By Connie Johnson Hambley.
An exceptionally written, high stakes Irish political drama and mystery with just enough horse sense to keep you entertained and breathless from all angles.
“The Troubles”, a newly released novel written by Connie Johnson Hambley, is a powerful, suspenseful, and exquisitely written sequel to “The Charity”, the first two books in The Jessica Trilogy. I’ll be the first to say I absolutely cannot wait for the third installment.
The Jessica Trilogy follows the ongoing saga of heiress Jessica Wyeth, who finds herself embroiled in a scandal that involves high stakes horse racing (flat and steeplechasing), longstanding Irish political violence and prejudice, and secret networks of high-powered men exploiting a network worth untold but absurd sums of money.
All the while, Jessica is attempting to put together pieces of her past when she discovers much of what she thought about her roots and upbringing was a complete fabrication, and it quickly becomes apparent that the truth is not only important to her, but to every reeling element of the political scandal that surrounds her.
The most important thing to a horse person when reading a book that’s not strictly “a horse book” but has “horse elements” is that the research is accurate, and it’s immediately clear that Hambley has done her homework. I quickly lost track of my attempts to catch the author in a goof concerning gridwork or grooming, and instead found myself thoroughly enthralled in the sweeping scenes of Jessica hacking her phenomenal string of horses in the rural Irish countryside. The racing scenes are equally suspenseful and well-written, and take the reader on a thrilling journey.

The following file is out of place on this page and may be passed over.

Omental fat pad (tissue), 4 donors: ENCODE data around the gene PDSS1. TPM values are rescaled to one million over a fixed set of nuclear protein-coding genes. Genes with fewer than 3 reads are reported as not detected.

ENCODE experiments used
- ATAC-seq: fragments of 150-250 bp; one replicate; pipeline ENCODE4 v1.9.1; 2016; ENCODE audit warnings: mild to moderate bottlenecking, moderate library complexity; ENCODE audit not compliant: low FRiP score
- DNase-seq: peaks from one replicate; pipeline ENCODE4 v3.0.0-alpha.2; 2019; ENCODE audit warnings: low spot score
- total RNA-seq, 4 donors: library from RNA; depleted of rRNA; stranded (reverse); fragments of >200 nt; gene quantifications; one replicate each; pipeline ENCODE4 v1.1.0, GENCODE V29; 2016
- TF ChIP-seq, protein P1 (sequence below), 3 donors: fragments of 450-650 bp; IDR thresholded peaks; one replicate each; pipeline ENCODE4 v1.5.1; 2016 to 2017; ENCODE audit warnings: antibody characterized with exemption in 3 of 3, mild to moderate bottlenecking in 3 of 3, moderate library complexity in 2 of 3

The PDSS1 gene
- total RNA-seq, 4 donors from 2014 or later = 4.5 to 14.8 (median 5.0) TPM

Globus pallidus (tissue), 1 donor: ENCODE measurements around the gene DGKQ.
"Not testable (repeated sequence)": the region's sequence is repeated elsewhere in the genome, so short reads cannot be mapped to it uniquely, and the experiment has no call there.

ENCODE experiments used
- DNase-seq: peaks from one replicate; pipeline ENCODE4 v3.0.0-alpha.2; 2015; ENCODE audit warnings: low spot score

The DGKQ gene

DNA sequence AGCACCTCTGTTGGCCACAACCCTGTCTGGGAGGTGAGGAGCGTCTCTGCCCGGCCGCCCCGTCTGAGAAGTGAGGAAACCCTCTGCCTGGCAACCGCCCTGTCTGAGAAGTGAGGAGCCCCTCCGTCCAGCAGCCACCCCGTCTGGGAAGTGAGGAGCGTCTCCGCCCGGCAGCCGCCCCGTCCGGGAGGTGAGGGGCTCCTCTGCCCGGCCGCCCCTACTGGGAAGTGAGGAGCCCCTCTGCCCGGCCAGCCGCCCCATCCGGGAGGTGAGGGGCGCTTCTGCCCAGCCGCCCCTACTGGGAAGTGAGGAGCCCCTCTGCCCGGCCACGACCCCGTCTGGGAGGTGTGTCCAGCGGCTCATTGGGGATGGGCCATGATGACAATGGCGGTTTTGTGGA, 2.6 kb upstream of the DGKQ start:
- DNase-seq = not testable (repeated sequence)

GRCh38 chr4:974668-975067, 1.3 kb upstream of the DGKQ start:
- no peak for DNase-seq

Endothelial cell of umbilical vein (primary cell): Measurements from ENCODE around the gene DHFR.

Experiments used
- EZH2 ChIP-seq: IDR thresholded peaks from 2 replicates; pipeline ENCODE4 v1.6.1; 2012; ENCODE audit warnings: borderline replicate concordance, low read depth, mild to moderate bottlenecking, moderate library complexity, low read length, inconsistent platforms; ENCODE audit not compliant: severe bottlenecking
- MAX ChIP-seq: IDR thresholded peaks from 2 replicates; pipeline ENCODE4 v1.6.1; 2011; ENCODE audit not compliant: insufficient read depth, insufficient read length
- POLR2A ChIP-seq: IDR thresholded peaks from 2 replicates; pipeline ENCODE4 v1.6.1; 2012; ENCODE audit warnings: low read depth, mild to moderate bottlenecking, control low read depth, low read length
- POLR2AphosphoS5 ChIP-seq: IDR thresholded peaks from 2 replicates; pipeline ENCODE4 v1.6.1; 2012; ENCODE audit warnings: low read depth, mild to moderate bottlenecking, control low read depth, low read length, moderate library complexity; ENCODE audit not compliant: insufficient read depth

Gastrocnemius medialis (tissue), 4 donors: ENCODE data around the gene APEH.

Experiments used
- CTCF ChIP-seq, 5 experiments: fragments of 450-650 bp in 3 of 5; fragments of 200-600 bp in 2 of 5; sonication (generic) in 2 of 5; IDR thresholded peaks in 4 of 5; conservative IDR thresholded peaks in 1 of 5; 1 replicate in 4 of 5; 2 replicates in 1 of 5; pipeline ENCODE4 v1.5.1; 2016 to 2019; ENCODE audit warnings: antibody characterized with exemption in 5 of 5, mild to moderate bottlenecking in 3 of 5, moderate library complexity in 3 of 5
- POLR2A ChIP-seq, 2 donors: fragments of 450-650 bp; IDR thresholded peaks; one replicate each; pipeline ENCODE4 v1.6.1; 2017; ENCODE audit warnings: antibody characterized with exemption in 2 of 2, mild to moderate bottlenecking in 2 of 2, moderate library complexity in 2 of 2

There are numerous flashbacks as Jessica tries to piece together the past, and the characters and plots from both eras are complex and stirring. A basic outside knowledge about Ireland’s recent history (the IRA, Northern Ireland’s fight for autonomy, and the history of Catholics vs. Protestants) will benefit the reader, but I actually appreciate that Hambley assumes a certain level of intellect and trivia from her readers and doesn’t hold your hand.
The book builds beautifully and the conclusion is full of twists and turns that make for deliriously good reading and evaporate the hours as the reader puts all the pieces together of a powerful mystery that’s not just a story, but also a stirring study of Ireland’s ongoing quest for peace.
‘The Troubles’ was pitched to me as a stand-alone book that did not need the first book to be a good read. I take two issues with this. The first is that after reading both books in reverse order, I would say that for me personally, ‘The Troubles’ would have made much more sense at the start if I’d read ‘The Charity’ first, even if I eventually put the pieces together. My second issue is that there’s no reason to skip the first when they’re both SO DARN GOOD. ‘Book 1: The Charity’ is not set in Ireland, but Kentucky and Boston, and is an equally enthralling read with great horse sequences, as well. I recommend doing yourself a favor and getting both for your lazy afternoons over the holidays, because they are a wonderful and thrilling escape.